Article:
By Popular Demand: Welcome Ethics Alarms Rationalizations #55, “We’re Better Than This!” and #56, “Think of the Children!”

Think of the Children

About a week ago, I asked readers whether “We’re better than this!,” at the time being wielded like a club by Democrats to counter various Republican proposals to control, limit or cease the immigration of Muslims into the U.S., was a true rationalization that deserved inclusion on The List. The response suggested that most of you felt it was, and upon reading the responses, I agree. A rationalization is an invalid and dishonest argument used to advocate or defend questionable conduct. “We’re better than this!” fits that description, and thus I officially dub it Ethics Alarms Rationalization Rationalization#55, “The Idealist’s Delusion,” or “We’re/ You’re Better Than This.”

Like the other rationalizations, “The Idealist’s Delusion” may sometimes be fair and true, but it is still an unethical argument if there is nothing more substantive to back it up. Think of it as the reverse of  #14. Self-validating Virtue, in which unethical conduct supposedly becomes ethical because the person doing it is deemed—usually by himself— incapable of wrongdoing. Rationalization #55 uses presumed virtue to claim that a potential actor is too good to do something…without ever making the case that the considered conduct is really wrong or unwise.  #55 is a pretty neat trick, when you think about it: it simultaneously appeals to an individual or organization’s self-esteem while unilaterally declaring an objective, motive or methods demeaning. This relieves the advocate for avoiding the conduct in question of the requirement to make the case with more than vague declarations of principle. If #55 is effective, it can only be because those persuaded never engaged in critical thinking, asking and answering such crucial questions as what are the benefits of this proposed action, who will it benefit, what ethical principles does it follow or violate, and are the intended results worth the cost? The Idealist’s Delusion is a cynical tool to bypass ethical decision-making by assuming the result, and using ego and guilt to stifle objective analysis. As I wrote in the earlier post.

When “We are better than this” is followed by “because..’ and more substantive points, I have no objection to it, although “we should be better than this” is fairer. It can begin an analysis, but is not an analysis itself. However, when it is used as a substitute for analysis, it is pure rationalization.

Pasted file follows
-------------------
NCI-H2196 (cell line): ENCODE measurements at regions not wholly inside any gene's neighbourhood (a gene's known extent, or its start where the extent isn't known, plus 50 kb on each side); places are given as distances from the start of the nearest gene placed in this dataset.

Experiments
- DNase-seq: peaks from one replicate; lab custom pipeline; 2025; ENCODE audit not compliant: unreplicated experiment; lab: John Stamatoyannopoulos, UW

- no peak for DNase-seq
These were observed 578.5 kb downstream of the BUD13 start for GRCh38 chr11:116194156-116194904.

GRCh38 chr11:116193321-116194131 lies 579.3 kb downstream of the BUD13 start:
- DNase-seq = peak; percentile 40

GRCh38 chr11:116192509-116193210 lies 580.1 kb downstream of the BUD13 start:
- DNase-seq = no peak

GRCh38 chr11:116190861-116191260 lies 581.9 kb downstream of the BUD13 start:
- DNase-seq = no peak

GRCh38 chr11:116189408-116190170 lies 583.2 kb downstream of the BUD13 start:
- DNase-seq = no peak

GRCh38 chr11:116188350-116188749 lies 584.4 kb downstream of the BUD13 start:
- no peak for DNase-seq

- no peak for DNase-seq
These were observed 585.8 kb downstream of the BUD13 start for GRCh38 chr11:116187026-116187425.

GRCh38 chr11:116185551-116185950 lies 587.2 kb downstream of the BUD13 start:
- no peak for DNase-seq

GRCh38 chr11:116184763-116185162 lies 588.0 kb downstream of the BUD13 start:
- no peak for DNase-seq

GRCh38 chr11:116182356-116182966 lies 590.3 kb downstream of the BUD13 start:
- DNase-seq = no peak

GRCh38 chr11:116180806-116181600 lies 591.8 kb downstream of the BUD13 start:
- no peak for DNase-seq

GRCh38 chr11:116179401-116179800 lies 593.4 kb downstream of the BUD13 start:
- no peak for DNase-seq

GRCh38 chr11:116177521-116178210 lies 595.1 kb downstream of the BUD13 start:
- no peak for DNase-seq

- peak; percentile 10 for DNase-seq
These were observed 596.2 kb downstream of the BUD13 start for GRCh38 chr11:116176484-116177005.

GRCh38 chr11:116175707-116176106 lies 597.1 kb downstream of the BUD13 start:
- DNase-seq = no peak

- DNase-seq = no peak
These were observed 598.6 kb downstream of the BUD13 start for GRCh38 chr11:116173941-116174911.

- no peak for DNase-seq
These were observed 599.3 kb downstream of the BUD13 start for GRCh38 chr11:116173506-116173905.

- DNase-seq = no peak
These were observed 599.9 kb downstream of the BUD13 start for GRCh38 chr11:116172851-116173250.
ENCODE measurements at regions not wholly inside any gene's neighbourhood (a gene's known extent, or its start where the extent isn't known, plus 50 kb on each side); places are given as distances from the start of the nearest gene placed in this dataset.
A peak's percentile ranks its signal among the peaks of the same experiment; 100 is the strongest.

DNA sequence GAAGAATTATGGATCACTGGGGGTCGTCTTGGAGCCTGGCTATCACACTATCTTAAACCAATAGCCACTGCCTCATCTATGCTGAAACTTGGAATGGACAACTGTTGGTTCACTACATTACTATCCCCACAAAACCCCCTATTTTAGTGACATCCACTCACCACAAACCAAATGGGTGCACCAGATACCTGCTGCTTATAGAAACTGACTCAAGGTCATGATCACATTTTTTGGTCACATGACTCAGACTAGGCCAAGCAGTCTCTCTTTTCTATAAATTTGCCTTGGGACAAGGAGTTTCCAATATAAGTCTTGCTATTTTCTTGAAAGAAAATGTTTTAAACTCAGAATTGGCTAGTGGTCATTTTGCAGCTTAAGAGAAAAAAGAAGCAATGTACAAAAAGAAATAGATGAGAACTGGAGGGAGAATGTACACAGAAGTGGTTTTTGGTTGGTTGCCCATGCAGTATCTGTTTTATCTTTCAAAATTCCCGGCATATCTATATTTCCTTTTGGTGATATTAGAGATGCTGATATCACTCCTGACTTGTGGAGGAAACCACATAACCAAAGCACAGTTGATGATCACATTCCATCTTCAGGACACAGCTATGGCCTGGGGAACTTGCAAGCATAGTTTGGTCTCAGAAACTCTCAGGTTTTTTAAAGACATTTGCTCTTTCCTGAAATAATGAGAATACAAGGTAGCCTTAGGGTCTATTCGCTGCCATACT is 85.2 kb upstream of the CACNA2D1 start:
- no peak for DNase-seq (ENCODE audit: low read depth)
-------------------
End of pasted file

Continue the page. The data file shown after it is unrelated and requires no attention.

I am also finally adding “Think of the Children!” to the list, as Rationalization #56, The Universal Trump.

Like its immediate predecessor, #56 is designed to end arguments before they start, using a conversation-stopper, dripping with sentiment, that only heartless curs and brutes can ignore. The theme on Ethics Alarms is “Bias makes us stupid,” and since everyone is biased toward children, Rationalization #56 has the effect, and the intentional effect, of spraying Stupid Gas far and wide to ensure that reasoned analysis is impossible.

Politicians are the most prolific in their use of the Universal Trump, closely followed by social workers, charity workers, churches, and mothers. The U.S. shouldn’t enforce its immigration laws because children will be hurt, and what are such gray abstractions as  national sovereignty and the rule of law to a beautiful, living, breathing, child? The U.S. shouldn’t imprison criminals because their children will be harmed, and who can willfully rob a child of a father’s love? The U.S. should never fight wars because children will be imperiled, and should not the pitiful cries of orphans lead civilized nations to stop the orgy of killing?  Sure, it’s compassion porn, but it works.

“Think of the Children!” is virtually always used as a short-term argument, never expanding analysis into a more inclusive and responsible framework by considering, for example, all of the children who may be be harmed in the future because of necessary action not taken, out of concern for children now. The theory behind The Universal Trump is that children trump everything, and outbalance all other considerations. The use of #56 is akin to a human shield, employed to block incoming logic.